Amnesty International has urged Iraqi Prime Minister Nuri al-Maliki to probe allegations that his Shiite-dominant security forces tortured hundreds of Sunni detainees at a secret prison in Baghdad.
Referring to a report in the Los Angeles Times, quoting Iraqi officials who said more than 100 prisoners were tortured by electric shocks, suffocated with plastic bags or beaten, the London-based rights group called for an inquiry.
“The existence of secret jails indicates that military units in Iraq are allowed to commit human rights abuses unchecked,” Amnesty’s Middle East and North Africa deputy director Hassiba Hadj Sahraoui said in a statement received late on Monday.
“Prime Minister Maliki’s claim that he was unaware of abuses cannot exonerate the authorities from their responsibilities and their duty to ensure the safety of detainees,” she added.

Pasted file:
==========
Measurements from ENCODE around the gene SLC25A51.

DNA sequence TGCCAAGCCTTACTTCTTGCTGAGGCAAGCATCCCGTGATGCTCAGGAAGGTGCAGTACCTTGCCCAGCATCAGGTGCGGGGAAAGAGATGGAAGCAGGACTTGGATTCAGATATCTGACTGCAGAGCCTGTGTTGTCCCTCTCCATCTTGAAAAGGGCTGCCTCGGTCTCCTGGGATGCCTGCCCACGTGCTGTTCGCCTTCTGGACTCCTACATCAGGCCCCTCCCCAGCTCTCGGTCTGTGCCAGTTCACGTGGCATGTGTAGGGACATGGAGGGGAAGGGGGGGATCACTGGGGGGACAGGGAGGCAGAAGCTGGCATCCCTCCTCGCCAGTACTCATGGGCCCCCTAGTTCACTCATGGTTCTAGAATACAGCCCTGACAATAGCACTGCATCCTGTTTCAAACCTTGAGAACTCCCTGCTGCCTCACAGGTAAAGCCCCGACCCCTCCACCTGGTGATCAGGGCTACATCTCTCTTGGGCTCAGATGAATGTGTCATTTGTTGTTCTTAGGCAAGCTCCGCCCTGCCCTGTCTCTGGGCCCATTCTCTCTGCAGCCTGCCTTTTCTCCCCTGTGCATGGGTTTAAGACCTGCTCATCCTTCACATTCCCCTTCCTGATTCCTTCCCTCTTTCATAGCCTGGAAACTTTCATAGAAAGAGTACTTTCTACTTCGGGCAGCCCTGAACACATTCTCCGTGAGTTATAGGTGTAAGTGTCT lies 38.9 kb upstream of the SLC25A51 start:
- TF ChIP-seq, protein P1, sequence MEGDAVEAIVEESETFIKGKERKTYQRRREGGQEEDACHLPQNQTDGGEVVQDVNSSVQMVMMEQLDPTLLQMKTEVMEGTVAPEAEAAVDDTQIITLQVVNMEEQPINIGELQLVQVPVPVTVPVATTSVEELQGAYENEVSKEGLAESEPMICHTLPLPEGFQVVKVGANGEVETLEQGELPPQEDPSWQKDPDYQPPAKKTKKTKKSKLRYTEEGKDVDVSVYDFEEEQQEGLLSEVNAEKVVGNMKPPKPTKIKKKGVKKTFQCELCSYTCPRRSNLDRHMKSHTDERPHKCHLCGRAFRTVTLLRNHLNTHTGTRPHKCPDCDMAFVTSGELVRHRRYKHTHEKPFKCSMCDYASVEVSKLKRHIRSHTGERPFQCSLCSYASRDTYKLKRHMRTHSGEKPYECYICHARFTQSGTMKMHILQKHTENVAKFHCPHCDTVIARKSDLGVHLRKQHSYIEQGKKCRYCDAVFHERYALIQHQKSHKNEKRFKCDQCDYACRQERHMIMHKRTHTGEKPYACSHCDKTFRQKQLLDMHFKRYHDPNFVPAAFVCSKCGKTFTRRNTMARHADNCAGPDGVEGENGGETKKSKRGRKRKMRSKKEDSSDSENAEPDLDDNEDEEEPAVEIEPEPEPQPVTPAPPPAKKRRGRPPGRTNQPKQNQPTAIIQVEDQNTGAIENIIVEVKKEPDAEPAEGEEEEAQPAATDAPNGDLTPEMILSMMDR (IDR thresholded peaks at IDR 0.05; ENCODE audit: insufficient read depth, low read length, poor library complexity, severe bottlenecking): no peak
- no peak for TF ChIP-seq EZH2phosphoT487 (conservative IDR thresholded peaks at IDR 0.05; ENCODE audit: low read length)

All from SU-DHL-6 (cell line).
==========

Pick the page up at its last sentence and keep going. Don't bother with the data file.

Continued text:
The prisoners were detained by Iraqi forces in Nineveh province, an insurgent stronghold in the north of the country, in October as part of an operation targeting alleged Sunni fighters, according to the newspaper.
Iraqi security forces reportedly obtained a warrant to transfer them to Baghdad, where they were held in isolation in a secret detention facility at the former Al-Muthanna airport in west Baghdad, it said.
Their whereabouts came to light in March after relatives of the missing men raised their concerns with Iraq’s human rights ministry.
“Maliki’s government has repeatedly pledged to investigate incidents of torture and other serious human rights abuses by the Iraqi security forces, but no outcome of such investigations has ever been made public,” said Sahraoui.
“This has encouraged a widespread culture of impunity but this time, Iraq must investigate the torture allegations thoroughly and bring to justice those responsible for carrying out any abuses,” she added.